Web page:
Engine placement in a shuttle bus matter. Whether you are driving a minibus or a motor coach, engine placement is a pretty important decision as far as driving convenience is concerned. Without further ado, let’s dive down into:
- The three types of shuttle buses classified basis body style + engine placement
- The two types of engine placements – Front Engine and Rear Engine
- The Advantages and Disadvantages of Front and Rear Engine placements
- Which one should you opt for
FRONT ENGINE FLAT-NOSED, FRONT ENGINE DOG-NOSED, AND REAR ENGINE SHUTTLE BUSES
The above illustration clearly depicts the shuttle bus body differentiation between a flat nosed shuttle bus and dog-nosed shuttle bus, with engines located at the back and front of the shuttle bus respectively. The flat-nosed shuttle bus is known as ‘RE’ or ‘Rear Engine’ while the dog-nosed bus is known as ‘FR’ or ‘Front Engine’ bus. The third type is when the bus has a flat nose but the engine is placed at the front.
ENGINE PLACEMENTS – FR and RE
In FR shuttle buses, the engine placement is at the frontmost of the vehicle, ahead of the front axle line and the driver. Due to FR type of engine placement, there is usually a spacious cabin left around the driver’s seat.
In RE, or flat-nosed shuttle buses, the engine placement is at the back of the vehicle, essentially forming the trunk of the bus.
ADVANTAGES – REAR ENGINE SHUTTLE BUS
- Ease of Driving – Steering is usually easier in rear-engine shuttle buses. Additionally, even when the bus is empty, the weight of the engine at the back facilitates better traction, even in snow
- Lesser Noise – Especially during long-distance travels, or for a driver who drives even short distances consistently, like a school bus driver, engine noise can be extremely disturbing. With the engine placed all the way at the back of the bus in flat-nosed shuttle buses, that problem is thankfully eliminated
- More storage room – RE shuttle buses do not have a driveshaft underneath them, so there is more underbelly storage space
- Braking and acceleration – Rear Engine shuttle buses provide an excellent brake management system where all four tyres are involved in the braking process, instead of just the front ones. The rules of physics dictate that the acceleration also sides with the rear-engine shuttle bus as compares to its counterpart
- Other benefits include
- Excellent front visibility
- Better usage of space in both the driver and the passenger areas in the middle
- Lower floor e. lesser distance from ground making it easier for elderly and differently-abled people to step into the bus
DISADVANTAGES – REAR ENGINE SHUTTLE BUS
- They can overheat – RE shuttle bus engines are not exposed to natural air, and a cooling system has to be operational all the time in order to maintain appropriate engine cooling levels. If the system falters, chances of the engine overheating and causing mishaps increases. On a lesser dangerous note, the engine lifespan is affected due to poor cooling
- Less passenger room at the back – While the middle of the bus is spacious, the back tends to get crammed
- More Expensive – Due to the increased complexity of manufacturing the chassis and other parts, the cost of RE shuttle buses is comparatively higher
ADVANTAGES – FRONT ENGINE SHUTTLE BUS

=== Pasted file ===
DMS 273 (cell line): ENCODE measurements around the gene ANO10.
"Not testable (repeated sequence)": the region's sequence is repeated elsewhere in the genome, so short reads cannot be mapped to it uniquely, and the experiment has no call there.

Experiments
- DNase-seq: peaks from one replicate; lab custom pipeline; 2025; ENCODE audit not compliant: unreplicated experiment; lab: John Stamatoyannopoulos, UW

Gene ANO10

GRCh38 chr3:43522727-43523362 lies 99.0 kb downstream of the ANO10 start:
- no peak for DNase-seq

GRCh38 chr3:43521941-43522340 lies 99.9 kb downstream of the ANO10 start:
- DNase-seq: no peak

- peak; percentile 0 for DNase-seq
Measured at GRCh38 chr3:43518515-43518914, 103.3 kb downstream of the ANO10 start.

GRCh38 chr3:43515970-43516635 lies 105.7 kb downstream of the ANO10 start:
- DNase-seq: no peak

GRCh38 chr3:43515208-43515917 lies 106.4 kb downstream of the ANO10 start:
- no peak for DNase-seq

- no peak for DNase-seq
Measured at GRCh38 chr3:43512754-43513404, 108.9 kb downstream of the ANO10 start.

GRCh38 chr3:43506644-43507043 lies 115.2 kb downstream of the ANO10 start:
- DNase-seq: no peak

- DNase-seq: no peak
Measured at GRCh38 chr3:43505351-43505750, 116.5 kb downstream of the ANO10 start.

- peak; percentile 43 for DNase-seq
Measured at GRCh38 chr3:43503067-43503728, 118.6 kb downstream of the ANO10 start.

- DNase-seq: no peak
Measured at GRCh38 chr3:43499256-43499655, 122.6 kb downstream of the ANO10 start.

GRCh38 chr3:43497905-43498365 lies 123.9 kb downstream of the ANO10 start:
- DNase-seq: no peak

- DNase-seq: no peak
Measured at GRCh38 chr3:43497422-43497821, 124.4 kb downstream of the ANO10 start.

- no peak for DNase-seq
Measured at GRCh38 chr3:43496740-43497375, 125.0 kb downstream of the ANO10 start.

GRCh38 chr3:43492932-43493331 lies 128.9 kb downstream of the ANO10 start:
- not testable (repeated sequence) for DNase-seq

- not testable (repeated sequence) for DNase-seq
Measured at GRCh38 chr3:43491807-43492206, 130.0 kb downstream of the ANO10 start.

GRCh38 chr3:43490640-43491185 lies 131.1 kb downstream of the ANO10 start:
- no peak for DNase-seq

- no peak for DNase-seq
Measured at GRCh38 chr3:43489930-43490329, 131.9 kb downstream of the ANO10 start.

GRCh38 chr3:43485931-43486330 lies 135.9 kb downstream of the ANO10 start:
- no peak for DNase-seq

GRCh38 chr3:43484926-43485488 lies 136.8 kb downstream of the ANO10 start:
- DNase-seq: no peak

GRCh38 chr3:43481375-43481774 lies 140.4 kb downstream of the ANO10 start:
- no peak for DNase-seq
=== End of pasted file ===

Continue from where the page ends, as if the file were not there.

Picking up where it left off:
- No overheating – The Front Engine shuttle bus is constantly exposed to natural air, which keeps the engine cool free of cost!
- Safer in a sense – In case of an unfortunate head-on collision, you would want to be in the dog-nosed shuttle rather than a Rear Engine shuttle. The wide area occupied by the engine will absorb the crash force, preventing greater harm to the driver
- Interior Space – These types of buses provide the maximum space, like at the back of the bus, which is especially helpful if you are looking to convert your bus into a home-on-wheels
- Easy-to-access engine – If it is a dog-nose, simply flip the cover of the engine. The flat-nosed front engine also has a removable panel that is accessed easily
DISADVANTAGES – FRONT ENGINE SHUTTLE BUS
- Less comfortable to drive – The dog-nose bears all the weight at the front of the bus, reducing its ability to brake efficiently and provide a highly comfortable riding experience. In the flat-nosed front engine shuttle bus, the driver’s cabin can heat up often, causing inconvenience
- Sound is a problem – A huge one, seriously. The continuous grunting of the engine can ruffle many a calm personality. Go for these only if you have the capacity to manage!
- Lesser storage space – To connect the axle to the gearbox, a Front Engine will have a propeller shaft located in the middle, which reduces the storage capacity
- Obstructs the view – The long hood of the dog-nose obstructs the view. The flat-nosed front engine, however, has a pretty impressive view owing to its wide windshield
WHICH ENGINE TYPE SHOULD YOU OPT FOR?
The question itself is very subjective, but here’s an objective guideline you could follow for best results: Know YOUR priorities – Is cost the biggest factor for you? On a daily basis, how much would engine noise disturb you? Prepare a list of priorities, and crease them to perfection. Only then should you venture into the market to purchase.
It would also be wise to seek professional advice from experts who know the industry inside-out. Our team of experts here at Nations Bus Sales are just a call away – 800 523 3262. You can also drop a line at firstname.lastname@example.org and we will guide you to the best purchase. Remember to stay safe on the roads, and be it a bus or life, enjoy the ride!